Like the Ghost of Christmas Future, I’ll paint a picture of how life might turn out if you go to law school (except much less intimidating, creepy and Grim Reaper-like). My goal is not to dissuade you from going to law school, but rather, like a “choose your adventure” style novel, share the different paths a career after law school can take. I will be your Ghost of Legal Future.
I went to Boston University School of Law a few years ago; I majored in Economics at Emory University, liked to read, was good at writing, and most importantly, I did not want to be a doctor. So, as a first generation child of immigrant parents, of course, law school seemed like the right choice. While I enjoyed many parts of law school – the friends I made, the legal theories I learned, and the critical and analytical thinking skills I developed, working as a lawyer was not at all like law school. I practiced for some time as a corporate lawyer, but it didn’t take long before I realized that it was not what I had expected. I decided that the traditional lawyer path was not for me, and I eventually switched careers into design. I now work as a designer and researcher. I enjoy learning about new technologies and using my problem solving chops to find strategic and innovative solutions.
My path to leaving law firm life wasn’t an easy one. Being a lawyer meant that for most of my adult life, I had been on a path that had been clearly laid out for me. I finished college, took the LSAT, applied to law schools, attended law school, and eventually ended up at a law firm, a path that most law school career centers generally funnel students towards. In leaving the law, I no longer had a clear path laid out for me. Instead, I had to finally do the hard work of figuring out my own non-traditional path.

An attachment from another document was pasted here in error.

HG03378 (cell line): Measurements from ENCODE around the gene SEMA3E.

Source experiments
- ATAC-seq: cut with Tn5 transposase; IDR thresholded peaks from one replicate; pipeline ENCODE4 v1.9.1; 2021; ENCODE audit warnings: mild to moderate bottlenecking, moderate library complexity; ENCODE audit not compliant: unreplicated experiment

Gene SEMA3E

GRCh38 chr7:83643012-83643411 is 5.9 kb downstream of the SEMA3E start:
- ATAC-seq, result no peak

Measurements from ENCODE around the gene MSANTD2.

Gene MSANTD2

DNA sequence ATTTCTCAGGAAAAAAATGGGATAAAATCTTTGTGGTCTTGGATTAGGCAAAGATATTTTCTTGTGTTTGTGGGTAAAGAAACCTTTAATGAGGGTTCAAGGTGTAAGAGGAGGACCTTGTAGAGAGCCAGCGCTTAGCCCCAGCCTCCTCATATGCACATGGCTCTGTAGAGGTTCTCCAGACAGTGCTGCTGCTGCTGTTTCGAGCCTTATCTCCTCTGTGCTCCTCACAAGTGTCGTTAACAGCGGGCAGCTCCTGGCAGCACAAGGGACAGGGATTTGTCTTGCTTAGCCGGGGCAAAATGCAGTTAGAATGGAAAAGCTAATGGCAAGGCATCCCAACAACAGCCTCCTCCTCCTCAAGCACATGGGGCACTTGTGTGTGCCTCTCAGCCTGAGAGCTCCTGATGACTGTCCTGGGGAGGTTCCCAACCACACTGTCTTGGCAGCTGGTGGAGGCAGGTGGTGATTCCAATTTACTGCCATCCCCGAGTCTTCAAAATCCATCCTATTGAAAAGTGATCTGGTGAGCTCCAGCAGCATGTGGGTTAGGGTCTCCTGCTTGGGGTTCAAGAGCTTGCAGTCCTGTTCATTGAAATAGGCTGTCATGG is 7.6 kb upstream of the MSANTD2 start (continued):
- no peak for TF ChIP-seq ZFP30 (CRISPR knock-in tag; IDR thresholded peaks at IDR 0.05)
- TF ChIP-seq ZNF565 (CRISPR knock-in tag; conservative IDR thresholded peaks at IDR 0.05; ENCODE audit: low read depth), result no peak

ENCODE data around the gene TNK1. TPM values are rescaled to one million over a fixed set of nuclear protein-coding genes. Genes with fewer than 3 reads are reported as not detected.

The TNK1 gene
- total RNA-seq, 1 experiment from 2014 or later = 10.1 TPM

Law school is often the choice for those who don’t know what to do after college (with the often false promise of a lucrative salary). Even in law school, most often, on-campus recruiting and joining a law firm seem like the path of least resistance (and the path offering the highest likelihood of paying off student loans). While this is the perfect answer for some, for others it leads to unmet expectations and a desire for something different.
Still, looking back, I learned a lot through law school and working as an attorney. The work ethic that I developed, the attention to detail that I honed, and the ability to write as clearly and succinctly as possible were all invaluable skills I gained in the process. I learned how to think critically, advocate fiercely, and negotiate effectively. As I juggled multiple deals at a time, I learned to better manage my time. All to say, that, whether or not I remember the rules for negligence (I do, by the way), I learned valuable skills as a law student and lawyer.
The interesting (or, interesting to me) thing about the legal field is that there’s a whole separate field that’s emerged devoted to helping lawyers leave the law. Studies after studies show that lawyers are unhappy and unsatisfied with their careers. In fact, a recent study conducted by the Florida State Bar found that about 60% of young lawyers are so discouraged with their jobs that they were thinking about changing careers. A 2018 survey conducted by job site, CV-Library, found that about 50% of lawyers disliked their jobs.
What are the cons of going to law school?
Alternatively, public interest attorneys may qualify for the Public Service Loan Forgiveness program, which can potentially eliminate federal student loan balances for borrowers who make loan payments for 10 years while working for the government or certain nonprofits. There are also various refinancing options and a plethora of financial products that can help you withstand the weight of debt. No matter what plan of action you pursue, the financial burden of law school must be fully understood and taken into account.
The changing job market is also one to keep in mind when considering law school. Law firms are finding increasingly innovative ways to address the needs of their clients and building broader relationships with stakeholders, but those same changes could imperil your job prospects or make the field unappetizing to you. Legal jobs have a chance of being international outsourced, for instance, and billing models are shifting.